Playful nature

See the fallen leaves in wind, the fluttering butterfly, nature plays.

Amber my garden fox apparently is into night-time gardening, playing with some garden gloves.

Amber my garden fox apparently is into night-time gardening, playing with some garden gloves.

Early this morning, I found a garden glove mysteriously abandoned on the lawn.  I discover the contents of a box scattered across the ground in another part of the garden, the second glove amongst them.  The mystery is likely Amber my garden fox.

In myth the fox is a mischievous playful spirit, to the fox everything in the world is a potential toy to play with.  A fox used my tent as a plaything one night, chewing through the guy ropes so that the tent fell down on me in a rainstorm.

Fox sliding down a conveyor belt in Germany. (Copyright is Duncan Usher.)

Fox sliding down a conveyor belt in Germany. (Copyright is Duncan Usher.)

In the UK Daily Mail is the story of a young fox that put to good use an abandoned conveyor belt in Germany. The face of the fox shows a creature having fun.

Everywhere in nature you see play: the wind upon the fallen leaves; the butterfly fluttering from flower to flower; the flickering flames of the fire; the actions of growing plants; the playful interactions of wild animals in their environment.

The playful child

The great philosopher Heraclitus provided for the world a series of cryptic statements of his observations of the patterns in nature.  In one of his fragments he said:

“Eternity is like a child playing, playing chess, the kingdom belongs to the child.”

Heraclitus considered that nature was the result of two major forces: war and the logos.  Heraclitus used fire and a child as symbols for the logos, a pattern that determines motion and self-organisation of everything in nature. The logos plays like a child, playing its pattern against other patterns, so that the result is the sort of paradoxical random yet self-ordering world we inhabit.

Nothing is deterministic, just common.

Between random chaos and the playful child playing out patterns according to its own child-like way, nothing in nature is deterministic.  Determinism is a human delusion, humanity can only use inductive empirical observation to base truth upon common repeating patterns, with a reservation that a pattern is only common, but may do something completely different next time.  Heraclitus says that the logos is often hidden, and manifests itself in war, being unexpected and surprising.  As I write this article Pebbles my cat positions herself unexpectedly under my seat, I tread on her tail; a kitty yelp as she runs off; playful logos and oppositional war surprises me and the cat; I restore harmony with my cat using cat treats.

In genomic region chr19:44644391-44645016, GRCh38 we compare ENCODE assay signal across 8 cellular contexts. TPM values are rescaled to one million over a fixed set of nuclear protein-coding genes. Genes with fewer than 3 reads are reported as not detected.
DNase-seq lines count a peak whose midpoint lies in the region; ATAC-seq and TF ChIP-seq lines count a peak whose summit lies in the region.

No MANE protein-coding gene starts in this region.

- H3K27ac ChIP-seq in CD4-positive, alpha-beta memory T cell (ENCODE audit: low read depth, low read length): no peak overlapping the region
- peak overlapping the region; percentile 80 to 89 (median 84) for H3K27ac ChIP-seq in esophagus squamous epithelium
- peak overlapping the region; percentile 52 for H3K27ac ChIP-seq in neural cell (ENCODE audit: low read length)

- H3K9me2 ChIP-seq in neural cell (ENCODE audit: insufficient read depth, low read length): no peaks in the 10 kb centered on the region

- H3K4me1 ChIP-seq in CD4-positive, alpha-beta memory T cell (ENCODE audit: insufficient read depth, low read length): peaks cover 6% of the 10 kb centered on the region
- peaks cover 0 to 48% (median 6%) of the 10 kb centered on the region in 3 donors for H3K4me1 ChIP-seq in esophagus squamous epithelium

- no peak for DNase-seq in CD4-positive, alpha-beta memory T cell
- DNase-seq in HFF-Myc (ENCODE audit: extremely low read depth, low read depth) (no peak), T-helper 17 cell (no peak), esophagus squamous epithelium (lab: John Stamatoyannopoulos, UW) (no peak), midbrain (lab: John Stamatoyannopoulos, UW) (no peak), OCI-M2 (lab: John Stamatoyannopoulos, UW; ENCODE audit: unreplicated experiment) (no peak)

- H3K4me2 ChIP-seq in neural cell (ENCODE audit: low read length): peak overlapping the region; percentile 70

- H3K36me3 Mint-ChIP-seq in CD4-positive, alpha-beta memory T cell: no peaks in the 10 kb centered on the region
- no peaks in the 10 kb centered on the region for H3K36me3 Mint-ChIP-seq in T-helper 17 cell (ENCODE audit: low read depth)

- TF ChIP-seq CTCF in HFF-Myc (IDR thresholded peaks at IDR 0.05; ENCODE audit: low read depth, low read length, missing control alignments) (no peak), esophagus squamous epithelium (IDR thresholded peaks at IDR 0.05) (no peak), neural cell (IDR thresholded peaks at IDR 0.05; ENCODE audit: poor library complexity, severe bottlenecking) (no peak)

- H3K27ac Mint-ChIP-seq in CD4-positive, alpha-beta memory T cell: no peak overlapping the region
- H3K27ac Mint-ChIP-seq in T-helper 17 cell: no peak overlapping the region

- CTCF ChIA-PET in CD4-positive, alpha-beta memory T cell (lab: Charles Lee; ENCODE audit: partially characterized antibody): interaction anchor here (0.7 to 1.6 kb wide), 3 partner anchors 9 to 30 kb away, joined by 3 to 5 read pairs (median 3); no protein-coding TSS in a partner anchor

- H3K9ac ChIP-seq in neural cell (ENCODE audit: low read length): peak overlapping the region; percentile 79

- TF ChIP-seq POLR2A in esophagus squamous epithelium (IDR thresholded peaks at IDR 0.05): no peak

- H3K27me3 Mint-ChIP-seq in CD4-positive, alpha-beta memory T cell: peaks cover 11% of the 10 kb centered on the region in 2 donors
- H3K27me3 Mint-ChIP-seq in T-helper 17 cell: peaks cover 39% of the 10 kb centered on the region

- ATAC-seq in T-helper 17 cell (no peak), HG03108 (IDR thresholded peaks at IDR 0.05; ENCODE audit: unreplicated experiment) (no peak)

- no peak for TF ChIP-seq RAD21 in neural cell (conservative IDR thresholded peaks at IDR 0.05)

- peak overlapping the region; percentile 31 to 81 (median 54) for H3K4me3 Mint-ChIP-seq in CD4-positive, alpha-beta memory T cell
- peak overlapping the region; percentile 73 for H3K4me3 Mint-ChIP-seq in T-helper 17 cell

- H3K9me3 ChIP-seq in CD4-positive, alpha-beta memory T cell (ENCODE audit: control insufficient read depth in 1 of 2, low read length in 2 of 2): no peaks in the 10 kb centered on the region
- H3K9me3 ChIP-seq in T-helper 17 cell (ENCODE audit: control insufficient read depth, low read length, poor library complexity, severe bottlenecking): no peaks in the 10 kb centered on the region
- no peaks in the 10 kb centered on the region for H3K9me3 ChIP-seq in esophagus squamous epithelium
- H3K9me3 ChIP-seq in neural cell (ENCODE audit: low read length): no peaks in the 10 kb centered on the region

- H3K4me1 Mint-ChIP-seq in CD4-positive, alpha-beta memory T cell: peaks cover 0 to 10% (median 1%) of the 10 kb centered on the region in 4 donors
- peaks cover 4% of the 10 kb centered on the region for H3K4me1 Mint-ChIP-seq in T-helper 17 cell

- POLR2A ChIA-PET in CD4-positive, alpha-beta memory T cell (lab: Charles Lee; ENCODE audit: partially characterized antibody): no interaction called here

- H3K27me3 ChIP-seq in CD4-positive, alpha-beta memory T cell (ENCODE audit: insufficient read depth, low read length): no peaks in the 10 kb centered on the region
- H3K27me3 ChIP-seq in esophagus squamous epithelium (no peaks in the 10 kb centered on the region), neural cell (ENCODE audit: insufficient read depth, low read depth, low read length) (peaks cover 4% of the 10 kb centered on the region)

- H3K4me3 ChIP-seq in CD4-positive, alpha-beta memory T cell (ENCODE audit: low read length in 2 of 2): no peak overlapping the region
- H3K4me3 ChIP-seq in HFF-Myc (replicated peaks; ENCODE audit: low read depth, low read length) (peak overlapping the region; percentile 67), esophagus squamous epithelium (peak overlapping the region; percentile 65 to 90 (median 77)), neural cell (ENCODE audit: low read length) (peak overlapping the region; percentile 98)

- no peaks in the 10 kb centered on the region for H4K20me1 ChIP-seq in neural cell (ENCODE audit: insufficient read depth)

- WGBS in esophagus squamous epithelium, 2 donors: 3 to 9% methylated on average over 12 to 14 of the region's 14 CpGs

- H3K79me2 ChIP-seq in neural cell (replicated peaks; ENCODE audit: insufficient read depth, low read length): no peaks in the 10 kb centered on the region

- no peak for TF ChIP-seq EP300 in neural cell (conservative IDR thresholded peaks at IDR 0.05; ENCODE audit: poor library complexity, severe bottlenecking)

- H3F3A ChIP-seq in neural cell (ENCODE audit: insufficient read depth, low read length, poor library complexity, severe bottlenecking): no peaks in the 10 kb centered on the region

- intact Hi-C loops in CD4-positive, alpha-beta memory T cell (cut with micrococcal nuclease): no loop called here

Our DNA are like counters in a game.

Scientists have recently discovered that only 8.2% of the human genome is active, the remaining 91.8% of our DNA is so-called junk DNA.  Your DNA is a pattern, a narrative of your entire ancestral history from your first ancestor in the primeval soup.  Each gene in your DNA is like a game counter, some in play, most currently sleeping but ready to come into play at any moment.  I believe that current theories of evolution are missing something; I believe our DNA is more intelligent than we currently think, that there is a childlike intelligence in DNA that plays chess with our genes, testing patterns against our warlike environment.  Only a playful child could bring about an outcome of turning a T-Rex dinosaur into a chicken.

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9 responses to “Playful nature

  1. Pingback: Sunday Story Time « Some Animals are Crackers

  2. Reblogged the fox story on Some Animals are Crackers, crediting you as the finder.

    AV

  3. Fascinated by that DNA finding. Great post, Alex.

  4. Alex, is that your photo of the fox. Amazing!

  5. Wonderful post Alex, both about Amber and the sliding fox find.. and I was very interesting in reading about the DNA.. :-) we still have much to learn..

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